Makoto Suematsu: AMED Mission and perspectives to fast-track medical R&D

AMED missions start with IRUD: Initiative on Rare and Undiagnosed Diseases – Challenge to overcome Balkanization

Makoto Suematsu, President, Japan Agency for Medical Research and Development AMED: “The situation in Japan is so crazy, but now I will stay in Japan because I have a mission”

Our goal is to fast-track medical R&D that directly benefits people not only by extending life, but also by improving quality of life.

Supporting research in “three different concepts of life”:

  • life sciences
  • daily life
  • quality of life

AMED works with three Japanese Government Ministries: METI & MEXT & MHLW

AMED total budget in FY2015 is US$ 1.4 billion.

The challenge is to combine the efforts of these three Ministries which all have different rules and requirements. It is our job at AMED to overcome this “balkanization” between Ministries, as pointed out by Denis Normile’s article: “Japan’s ‘NIH’ starts with modest funding but high ambitions”, SCIENCE, 348, Issue 6235, pp 616, DOI: 10.1126/science.348.6235.616

Starting with (1) rare diseases and (2) cancer

We are using a matrix approach and start with (1) rare diseases and (2) cancer to trial our approach to optimize medical R&D.

On one axis of the matrix we have:

  • Drug research
  • Regenerative medicine research
  • Cancer research
  • Neurological, psychiatric and brain research
  • Rare/intractable disease research
  • Emerging research

On the other axis of the matrix we have:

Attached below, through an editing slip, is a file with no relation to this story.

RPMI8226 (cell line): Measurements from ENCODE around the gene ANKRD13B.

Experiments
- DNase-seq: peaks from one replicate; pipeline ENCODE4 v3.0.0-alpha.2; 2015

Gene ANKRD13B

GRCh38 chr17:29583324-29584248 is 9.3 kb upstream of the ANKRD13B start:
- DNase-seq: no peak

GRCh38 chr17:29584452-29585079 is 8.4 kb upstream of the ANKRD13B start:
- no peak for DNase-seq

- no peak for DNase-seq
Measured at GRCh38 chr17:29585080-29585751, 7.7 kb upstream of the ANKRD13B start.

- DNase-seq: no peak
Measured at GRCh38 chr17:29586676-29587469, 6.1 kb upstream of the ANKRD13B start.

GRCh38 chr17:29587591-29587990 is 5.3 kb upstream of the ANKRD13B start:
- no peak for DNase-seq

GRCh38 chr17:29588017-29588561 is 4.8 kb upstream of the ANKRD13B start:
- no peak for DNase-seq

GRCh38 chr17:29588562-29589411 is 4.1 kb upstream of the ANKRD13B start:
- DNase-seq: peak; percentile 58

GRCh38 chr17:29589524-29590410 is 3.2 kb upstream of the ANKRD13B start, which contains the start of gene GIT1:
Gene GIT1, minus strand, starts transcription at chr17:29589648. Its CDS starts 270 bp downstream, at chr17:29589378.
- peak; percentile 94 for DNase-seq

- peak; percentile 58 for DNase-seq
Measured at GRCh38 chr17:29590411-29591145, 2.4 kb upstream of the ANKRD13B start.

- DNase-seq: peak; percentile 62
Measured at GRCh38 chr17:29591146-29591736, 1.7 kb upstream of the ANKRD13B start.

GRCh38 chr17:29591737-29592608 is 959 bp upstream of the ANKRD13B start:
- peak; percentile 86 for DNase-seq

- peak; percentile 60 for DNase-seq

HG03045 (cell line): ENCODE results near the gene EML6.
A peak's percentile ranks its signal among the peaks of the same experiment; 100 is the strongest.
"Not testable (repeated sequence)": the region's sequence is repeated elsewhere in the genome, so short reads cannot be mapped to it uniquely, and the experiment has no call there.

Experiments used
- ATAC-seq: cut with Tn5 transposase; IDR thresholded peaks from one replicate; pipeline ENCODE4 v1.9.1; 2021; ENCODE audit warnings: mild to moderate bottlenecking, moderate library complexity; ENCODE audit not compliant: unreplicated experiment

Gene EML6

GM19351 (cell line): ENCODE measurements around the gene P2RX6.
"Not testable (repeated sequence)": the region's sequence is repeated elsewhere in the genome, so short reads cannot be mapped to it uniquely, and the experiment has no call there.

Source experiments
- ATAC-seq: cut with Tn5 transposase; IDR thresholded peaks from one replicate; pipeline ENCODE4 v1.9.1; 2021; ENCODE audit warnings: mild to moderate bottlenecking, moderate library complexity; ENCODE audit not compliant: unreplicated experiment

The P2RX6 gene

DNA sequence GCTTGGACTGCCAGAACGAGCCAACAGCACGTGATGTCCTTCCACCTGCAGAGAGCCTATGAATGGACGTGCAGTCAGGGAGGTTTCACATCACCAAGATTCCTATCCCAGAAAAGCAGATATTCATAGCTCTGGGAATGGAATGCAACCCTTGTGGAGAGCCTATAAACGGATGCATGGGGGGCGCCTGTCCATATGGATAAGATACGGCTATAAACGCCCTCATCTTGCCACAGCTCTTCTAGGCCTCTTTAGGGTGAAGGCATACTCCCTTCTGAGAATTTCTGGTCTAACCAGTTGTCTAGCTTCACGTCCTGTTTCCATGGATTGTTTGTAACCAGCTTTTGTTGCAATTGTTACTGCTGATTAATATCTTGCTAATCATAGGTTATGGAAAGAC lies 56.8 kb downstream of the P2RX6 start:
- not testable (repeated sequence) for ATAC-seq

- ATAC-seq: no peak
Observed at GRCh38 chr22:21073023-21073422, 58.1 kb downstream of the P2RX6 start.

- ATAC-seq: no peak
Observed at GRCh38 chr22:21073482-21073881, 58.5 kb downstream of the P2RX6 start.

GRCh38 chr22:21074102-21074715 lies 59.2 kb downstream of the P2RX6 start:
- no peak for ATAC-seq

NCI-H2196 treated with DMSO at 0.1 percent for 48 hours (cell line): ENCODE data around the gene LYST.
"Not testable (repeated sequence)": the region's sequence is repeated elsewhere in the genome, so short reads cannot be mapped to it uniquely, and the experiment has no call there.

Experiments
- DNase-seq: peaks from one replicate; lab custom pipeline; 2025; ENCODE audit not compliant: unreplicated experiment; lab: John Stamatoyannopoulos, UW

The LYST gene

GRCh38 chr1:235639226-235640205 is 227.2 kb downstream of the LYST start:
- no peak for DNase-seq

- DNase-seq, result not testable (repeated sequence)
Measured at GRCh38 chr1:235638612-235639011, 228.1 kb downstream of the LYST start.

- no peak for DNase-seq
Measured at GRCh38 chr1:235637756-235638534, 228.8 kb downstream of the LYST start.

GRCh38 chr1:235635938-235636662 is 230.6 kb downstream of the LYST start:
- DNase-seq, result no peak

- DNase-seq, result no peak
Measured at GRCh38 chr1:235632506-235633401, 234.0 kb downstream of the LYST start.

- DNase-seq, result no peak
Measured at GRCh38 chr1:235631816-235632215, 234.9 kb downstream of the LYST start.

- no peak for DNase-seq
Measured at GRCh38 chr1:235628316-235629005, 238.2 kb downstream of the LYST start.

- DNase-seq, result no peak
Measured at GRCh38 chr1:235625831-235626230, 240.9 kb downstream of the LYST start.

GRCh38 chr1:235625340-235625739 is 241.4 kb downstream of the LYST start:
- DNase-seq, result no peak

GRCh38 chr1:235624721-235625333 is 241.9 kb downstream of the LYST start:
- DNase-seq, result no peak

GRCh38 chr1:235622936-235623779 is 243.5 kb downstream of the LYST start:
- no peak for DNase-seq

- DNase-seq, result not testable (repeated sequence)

• Industrial-academic collaboration: support for practical applications such as industrial-academic collaboration
  • International affairs: promotion of strategic international research
  • Genome research and infrastructure: support for accommodating R&D platforms such as BioBank etc
  • Clinical research and trials: support for high-quality clinical studies/clinical trials
  • Innovative drug discovery and development: support through the Drug Discovery Support Network for realizing drug discovery in academia

Why did we start from Rare & Undiagnosed Diseases (IRUD) in 2015?

  1. Our aim is to support medical research considering three different types of life
    • Life science
    • Daily life
    • Quality of life
  2. Stop “research for budgets”, empower “budgets for research”
  3. Global data sharing (overcoming researchers’ “biological behavior”)
  4. Diversity of diseases causes fragmental budgets, centralization of expensive analyzing machines
  5. Microattribution
  6. Establishing new matrices to check the quality of projects
  7. Farewell to “Darth Vader-type research”, patients should be covered by network-type systems
  8. Not only diagnosis, but also drug discovery for R and C (attracting great interest by Megapharma for orphan drugs)

Globally shared “death valley”

  • University vs Medical School & Hospital
  • Patients’ need vs physicians’ desire
  • Sequencer vs physicians
  • Scientists vs bureaucrats
  • Bureaucrats vs bureaucrats
  • University vs industry
  • University vs university
  • Medicine vs other sciences

SWAN = Syndrome without a name, leading to a diagnostic odyssey

BBC reports on the case of Jessica Hawley, and her and her family’s suffering under a “Syndrome Without A Name” (SWAN).

Lauren Roberts, of SWAN UK says:

“You have no idea what the future holds for a child. If you don’t have a diagnosis, you don’t know if they’ll ever walk, or talk, or what their life expectancy might be. You spend your whole life going through this constant emotional rollercoaster of test after test coming back negative and no-one being able to give you any answers. They can have their entire genetic code sequenced, but we still can’t find the root of the problem. It’s mainly because it’s such a tiny change in their genetic code that doesn’t get picked up in the tests.”